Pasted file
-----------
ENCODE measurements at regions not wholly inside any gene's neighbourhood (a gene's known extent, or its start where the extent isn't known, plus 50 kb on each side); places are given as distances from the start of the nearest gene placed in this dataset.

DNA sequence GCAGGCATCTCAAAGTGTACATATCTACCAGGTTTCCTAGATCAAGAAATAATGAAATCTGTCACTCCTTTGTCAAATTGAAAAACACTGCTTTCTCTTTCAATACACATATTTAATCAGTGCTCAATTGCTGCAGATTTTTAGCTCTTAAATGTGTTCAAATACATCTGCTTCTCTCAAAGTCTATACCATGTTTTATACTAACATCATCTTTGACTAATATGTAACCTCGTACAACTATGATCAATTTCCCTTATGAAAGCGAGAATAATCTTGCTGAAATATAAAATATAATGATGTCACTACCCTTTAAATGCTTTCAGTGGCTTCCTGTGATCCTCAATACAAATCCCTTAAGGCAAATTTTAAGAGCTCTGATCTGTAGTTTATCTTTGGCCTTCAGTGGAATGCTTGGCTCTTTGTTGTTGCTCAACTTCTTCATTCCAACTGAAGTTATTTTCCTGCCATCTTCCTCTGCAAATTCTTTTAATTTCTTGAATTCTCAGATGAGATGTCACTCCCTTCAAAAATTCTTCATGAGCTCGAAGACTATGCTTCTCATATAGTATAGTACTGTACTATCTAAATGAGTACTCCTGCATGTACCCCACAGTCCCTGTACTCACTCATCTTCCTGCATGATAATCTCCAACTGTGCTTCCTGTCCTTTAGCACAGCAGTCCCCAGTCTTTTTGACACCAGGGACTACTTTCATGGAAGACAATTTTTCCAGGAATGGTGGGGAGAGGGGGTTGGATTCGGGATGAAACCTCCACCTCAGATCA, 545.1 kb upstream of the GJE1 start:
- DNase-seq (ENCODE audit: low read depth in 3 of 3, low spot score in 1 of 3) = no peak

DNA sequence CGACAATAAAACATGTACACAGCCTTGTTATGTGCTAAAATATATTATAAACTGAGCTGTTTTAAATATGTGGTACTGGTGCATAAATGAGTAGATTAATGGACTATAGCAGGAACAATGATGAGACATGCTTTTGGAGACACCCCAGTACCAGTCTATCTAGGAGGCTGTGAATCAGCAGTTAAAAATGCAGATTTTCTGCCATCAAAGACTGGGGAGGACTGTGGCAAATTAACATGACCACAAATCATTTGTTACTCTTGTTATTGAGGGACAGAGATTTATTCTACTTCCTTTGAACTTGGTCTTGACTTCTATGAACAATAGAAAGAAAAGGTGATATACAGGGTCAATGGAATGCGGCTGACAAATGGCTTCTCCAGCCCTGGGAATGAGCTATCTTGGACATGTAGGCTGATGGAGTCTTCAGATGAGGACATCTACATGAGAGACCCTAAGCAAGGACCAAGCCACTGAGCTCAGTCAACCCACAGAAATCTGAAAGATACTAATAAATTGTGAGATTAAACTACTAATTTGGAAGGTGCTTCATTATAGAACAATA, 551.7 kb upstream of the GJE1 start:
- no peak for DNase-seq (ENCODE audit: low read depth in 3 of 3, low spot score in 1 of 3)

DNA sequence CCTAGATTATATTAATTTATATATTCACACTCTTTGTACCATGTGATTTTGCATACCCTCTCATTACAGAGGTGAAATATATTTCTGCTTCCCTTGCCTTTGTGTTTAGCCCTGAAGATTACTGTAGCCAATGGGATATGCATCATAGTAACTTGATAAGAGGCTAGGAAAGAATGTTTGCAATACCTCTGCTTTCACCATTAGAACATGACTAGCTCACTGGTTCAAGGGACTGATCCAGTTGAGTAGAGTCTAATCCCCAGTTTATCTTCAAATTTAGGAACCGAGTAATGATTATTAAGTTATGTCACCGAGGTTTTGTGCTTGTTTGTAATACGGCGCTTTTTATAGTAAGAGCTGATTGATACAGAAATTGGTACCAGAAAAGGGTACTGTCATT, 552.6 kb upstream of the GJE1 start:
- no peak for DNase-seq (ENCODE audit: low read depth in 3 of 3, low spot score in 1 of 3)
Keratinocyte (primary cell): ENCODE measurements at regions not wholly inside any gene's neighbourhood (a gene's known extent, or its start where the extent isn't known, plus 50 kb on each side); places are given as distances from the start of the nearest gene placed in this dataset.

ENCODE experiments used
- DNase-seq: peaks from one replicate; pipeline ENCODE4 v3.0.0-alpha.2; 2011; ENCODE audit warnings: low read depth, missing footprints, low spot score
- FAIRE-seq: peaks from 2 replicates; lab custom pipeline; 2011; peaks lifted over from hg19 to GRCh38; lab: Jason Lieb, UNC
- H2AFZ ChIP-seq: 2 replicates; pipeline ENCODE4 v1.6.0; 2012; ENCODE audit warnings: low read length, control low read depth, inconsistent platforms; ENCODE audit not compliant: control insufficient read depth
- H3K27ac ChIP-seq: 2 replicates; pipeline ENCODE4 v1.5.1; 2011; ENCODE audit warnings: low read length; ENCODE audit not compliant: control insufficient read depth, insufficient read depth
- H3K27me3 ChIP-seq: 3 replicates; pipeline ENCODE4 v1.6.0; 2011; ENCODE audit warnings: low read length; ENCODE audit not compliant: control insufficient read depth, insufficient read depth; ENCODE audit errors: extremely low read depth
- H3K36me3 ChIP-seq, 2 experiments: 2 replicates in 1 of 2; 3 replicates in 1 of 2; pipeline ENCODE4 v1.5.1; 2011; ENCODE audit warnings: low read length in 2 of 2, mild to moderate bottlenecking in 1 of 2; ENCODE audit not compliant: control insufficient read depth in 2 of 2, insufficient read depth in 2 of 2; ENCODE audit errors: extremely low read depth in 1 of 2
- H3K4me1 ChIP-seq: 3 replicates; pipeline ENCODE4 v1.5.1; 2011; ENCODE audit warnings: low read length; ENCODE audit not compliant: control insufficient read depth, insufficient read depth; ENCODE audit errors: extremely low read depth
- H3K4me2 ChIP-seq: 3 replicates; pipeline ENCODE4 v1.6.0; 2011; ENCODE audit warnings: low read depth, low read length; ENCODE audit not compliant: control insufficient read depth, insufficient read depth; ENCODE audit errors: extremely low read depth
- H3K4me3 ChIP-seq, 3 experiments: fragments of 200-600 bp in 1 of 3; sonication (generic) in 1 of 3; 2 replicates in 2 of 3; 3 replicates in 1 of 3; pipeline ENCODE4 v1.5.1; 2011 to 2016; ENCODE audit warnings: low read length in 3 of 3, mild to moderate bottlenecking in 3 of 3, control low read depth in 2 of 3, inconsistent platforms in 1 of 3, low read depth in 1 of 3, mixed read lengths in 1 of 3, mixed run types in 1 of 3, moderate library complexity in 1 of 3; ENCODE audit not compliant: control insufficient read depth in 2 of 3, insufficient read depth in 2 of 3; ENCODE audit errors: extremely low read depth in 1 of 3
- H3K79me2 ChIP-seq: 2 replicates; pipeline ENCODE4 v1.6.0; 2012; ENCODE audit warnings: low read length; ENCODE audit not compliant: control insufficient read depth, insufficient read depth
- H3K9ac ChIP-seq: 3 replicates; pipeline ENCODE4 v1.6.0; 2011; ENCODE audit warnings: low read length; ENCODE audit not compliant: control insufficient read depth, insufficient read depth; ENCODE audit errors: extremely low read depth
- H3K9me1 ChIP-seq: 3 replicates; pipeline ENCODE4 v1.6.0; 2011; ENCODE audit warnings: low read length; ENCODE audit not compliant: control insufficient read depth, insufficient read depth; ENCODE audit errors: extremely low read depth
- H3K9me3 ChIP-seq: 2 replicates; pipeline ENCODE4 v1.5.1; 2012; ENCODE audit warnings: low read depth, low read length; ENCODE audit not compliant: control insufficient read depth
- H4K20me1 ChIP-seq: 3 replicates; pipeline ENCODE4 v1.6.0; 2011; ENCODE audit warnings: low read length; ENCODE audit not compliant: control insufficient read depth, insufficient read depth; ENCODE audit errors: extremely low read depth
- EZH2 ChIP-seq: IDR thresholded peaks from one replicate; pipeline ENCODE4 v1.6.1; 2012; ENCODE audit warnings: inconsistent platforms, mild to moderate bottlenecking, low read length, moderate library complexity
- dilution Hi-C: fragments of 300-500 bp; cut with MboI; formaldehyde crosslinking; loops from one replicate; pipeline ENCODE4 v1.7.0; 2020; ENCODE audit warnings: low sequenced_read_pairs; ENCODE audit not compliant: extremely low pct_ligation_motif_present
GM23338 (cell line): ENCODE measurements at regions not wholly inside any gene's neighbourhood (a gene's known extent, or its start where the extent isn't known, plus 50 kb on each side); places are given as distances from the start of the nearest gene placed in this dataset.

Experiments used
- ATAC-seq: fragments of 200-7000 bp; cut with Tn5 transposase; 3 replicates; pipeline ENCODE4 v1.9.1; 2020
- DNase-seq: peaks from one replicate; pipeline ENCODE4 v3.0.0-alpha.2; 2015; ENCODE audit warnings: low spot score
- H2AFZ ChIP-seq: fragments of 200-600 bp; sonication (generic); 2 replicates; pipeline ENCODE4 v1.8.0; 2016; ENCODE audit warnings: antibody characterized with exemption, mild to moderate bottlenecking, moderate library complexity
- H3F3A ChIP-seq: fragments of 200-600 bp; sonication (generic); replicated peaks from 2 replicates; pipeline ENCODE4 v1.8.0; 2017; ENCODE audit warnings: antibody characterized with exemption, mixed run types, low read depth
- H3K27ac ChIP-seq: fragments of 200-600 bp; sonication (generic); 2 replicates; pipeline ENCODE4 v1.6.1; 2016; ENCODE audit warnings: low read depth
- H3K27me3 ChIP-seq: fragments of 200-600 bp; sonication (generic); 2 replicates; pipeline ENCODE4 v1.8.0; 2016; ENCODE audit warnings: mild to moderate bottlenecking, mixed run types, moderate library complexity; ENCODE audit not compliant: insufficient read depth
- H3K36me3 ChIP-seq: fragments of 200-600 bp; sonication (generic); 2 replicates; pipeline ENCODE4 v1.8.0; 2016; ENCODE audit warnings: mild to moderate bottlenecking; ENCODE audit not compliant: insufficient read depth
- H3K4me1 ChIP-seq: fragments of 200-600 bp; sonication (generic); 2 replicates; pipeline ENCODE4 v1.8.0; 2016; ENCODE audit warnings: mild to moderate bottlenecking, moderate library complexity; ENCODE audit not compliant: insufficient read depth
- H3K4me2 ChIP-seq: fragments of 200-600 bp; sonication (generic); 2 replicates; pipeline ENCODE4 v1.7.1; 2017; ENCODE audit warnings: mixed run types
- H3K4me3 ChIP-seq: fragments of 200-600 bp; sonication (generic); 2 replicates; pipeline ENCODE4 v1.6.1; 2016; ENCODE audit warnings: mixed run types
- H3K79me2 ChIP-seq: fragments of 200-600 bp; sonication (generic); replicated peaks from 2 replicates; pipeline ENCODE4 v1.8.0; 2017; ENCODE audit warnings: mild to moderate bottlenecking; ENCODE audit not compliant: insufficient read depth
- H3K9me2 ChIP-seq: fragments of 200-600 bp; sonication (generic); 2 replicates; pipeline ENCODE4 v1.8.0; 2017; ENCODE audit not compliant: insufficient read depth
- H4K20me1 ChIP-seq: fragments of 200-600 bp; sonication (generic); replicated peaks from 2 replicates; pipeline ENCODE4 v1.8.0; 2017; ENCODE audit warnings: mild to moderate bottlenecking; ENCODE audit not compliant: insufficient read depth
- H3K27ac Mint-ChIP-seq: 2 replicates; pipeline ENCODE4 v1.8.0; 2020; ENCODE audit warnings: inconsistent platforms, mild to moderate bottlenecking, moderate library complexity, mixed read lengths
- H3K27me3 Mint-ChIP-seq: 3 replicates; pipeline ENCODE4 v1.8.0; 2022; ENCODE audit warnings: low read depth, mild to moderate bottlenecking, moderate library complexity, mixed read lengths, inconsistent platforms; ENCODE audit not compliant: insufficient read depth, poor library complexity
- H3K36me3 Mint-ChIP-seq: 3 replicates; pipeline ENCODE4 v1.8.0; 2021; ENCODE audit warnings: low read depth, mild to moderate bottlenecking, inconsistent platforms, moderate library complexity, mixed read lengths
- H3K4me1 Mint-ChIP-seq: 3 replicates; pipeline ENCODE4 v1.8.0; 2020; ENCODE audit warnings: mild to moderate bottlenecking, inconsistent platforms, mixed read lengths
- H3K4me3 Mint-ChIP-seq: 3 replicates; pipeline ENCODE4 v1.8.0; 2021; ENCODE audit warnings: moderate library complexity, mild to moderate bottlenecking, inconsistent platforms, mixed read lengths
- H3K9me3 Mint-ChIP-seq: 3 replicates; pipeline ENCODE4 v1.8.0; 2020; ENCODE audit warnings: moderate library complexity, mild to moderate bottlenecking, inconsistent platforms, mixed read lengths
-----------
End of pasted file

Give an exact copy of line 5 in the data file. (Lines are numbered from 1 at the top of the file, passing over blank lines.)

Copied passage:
- no peak for DNase-seq (ENCODE audit: low read depth in 3 of 3, low spot score in 1 of 3)